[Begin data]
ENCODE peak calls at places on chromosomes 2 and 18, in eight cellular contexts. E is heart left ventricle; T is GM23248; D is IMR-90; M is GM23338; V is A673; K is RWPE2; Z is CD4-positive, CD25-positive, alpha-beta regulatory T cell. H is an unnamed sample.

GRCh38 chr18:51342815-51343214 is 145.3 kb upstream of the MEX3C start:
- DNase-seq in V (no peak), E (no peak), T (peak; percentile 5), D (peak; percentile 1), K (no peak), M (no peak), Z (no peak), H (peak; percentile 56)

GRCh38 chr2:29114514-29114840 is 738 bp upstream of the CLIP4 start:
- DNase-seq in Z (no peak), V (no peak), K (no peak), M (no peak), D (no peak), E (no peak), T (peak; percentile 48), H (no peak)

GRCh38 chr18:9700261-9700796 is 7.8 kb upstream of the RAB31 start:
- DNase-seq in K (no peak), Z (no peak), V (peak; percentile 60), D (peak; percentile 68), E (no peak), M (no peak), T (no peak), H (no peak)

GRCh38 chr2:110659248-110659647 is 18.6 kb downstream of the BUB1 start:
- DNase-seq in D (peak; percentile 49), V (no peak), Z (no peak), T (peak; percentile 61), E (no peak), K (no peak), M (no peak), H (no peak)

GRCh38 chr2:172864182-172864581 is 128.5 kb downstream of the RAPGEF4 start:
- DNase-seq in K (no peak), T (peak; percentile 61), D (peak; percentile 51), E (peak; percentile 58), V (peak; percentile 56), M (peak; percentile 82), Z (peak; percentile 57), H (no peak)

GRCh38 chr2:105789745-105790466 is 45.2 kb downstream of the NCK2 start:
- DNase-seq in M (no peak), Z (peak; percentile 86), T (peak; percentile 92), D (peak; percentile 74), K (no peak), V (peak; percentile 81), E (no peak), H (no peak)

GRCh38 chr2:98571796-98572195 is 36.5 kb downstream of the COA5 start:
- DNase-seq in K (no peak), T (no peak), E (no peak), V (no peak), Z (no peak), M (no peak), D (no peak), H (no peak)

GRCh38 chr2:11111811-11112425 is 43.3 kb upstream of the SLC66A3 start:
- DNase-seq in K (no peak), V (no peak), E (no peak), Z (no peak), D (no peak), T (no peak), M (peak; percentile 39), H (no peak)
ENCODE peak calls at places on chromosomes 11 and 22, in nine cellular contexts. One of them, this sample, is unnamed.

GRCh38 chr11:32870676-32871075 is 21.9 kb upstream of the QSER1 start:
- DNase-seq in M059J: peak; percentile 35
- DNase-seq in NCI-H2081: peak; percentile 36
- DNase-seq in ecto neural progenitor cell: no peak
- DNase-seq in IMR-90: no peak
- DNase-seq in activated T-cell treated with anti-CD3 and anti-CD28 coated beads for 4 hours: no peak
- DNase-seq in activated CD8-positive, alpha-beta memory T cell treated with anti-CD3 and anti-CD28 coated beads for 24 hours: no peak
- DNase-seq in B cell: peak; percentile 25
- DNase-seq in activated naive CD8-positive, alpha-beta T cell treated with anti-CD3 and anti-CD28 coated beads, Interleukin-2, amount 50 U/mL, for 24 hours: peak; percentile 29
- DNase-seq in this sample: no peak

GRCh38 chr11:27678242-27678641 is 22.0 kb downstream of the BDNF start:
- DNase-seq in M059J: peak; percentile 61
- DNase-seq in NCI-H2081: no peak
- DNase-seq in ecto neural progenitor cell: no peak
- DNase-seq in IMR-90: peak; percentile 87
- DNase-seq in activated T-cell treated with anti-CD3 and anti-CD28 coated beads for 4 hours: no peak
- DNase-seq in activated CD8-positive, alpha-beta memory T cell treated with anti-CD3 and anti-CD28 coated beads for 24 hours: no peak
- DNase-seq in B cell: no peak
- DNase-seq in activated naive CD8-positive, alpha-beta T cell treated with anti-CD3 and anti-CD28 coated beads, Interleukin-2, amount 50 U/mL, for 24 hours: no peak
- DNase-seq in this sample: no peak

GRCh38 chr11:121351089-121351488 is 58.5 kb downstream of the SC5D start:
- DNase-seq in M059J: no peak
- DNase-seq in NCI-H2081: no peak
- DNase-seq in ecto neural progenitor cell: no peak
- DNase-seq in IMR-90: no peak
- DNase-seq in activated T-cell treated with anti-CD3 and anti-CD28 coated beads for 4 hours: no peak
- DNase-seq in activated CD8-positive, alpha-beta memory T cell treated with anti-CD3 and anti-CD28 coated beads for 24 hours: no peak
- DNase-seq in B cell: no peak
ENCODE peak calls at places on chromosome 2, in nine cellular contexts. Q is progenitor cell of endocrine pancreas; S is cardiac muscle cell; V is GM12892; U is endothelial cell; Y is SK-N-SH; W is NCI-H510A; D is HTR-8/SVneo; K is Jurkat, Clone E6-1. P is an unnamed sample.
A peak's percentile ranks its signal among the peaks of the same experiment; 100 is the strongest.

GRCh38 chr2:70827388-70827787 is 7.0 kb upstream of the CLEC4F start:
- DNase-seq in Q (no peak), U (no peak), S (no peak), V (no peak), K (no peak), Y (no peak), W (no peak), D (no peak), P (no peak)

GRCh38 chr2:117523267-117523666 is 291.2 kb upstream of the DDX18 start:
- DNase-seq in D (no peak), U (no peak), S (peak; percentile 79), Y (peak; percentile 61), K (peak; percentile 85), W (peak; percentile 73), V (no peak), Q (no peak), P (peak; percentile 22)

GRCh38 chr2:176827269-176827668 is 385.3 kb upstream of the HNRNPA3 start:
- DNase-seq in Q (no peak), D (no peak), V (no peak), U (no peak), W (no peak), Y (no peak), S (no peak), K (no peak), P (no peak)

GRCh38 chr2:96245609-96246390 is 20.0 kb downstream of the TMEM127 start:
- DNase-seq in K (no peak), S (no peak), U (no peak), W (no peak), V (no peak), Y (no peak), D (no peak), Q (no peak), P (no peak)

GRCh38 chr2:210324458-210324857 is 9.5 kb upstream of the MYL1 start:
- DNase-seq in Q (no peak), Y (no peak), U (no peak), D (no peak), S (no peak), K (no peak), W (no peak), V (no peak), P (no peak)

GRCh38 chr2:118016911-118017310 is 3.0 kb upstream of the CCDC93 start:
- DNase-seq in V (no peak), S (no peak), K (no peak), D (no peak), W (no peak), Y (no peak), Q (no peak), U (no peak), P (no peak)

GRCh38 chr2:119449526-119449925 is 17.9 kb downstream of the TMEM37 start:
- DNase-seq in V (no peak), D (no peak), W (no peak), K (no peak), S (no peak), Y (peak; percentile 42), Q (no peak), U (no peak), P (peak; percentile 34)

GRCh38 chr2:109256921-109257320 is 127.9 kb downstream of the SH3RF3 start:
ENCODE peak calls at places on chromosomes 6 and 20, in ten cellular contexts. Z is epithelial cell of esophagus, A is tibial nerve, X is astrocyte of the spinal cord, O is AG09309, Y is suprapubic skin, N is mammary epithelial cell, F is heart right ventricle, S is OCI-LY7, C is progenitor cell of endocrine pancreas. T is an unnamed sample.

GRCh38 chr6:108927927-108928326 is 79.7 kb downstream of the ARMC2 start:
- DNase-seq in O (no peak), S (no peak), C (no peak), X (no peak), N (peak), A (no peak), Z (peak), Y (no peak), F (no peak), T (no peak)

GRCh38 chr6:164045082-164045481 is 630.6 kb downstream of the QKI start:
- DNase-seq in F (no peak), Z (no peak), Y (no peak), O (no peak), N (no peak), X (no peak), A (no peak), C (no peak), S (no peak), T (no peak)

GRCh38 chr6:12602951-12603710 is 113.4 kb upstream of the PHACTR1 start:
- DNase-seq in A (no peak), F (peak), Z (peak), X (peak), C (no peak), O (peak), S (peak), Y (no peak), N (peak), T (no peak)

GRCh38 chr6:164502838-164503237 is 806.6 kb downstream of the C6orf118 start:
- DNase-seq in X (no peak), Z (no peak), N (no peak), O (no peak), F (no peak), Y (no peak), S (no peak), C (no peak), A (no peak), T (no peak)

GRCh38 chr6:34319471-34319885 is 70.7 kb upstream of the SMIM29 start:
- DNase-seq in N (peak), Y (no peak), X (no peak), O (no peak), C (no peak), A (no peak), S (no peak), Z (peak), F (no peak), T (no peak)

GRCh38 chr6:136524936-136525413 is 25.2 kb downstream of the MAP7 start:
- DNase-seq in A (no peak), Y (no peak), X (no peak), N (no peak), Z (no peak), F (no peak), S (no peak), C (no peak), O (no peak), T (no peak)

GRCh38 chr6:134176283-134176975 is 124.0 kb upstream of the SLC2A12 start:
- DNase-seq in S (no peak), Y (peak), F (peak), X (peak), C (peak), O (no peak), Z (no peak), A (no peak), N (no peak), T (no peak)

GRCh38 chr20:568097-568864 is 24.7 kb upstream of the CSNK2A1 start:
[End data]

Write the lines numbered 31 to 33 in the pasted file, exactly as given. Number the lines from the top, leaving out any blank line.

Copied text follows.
- DNase-seq in NCI-H2081: no peak
- DNase-seq in ecto neural progenitor cell: no peak
- DNase-seq in IMR-90: peak; percentile 87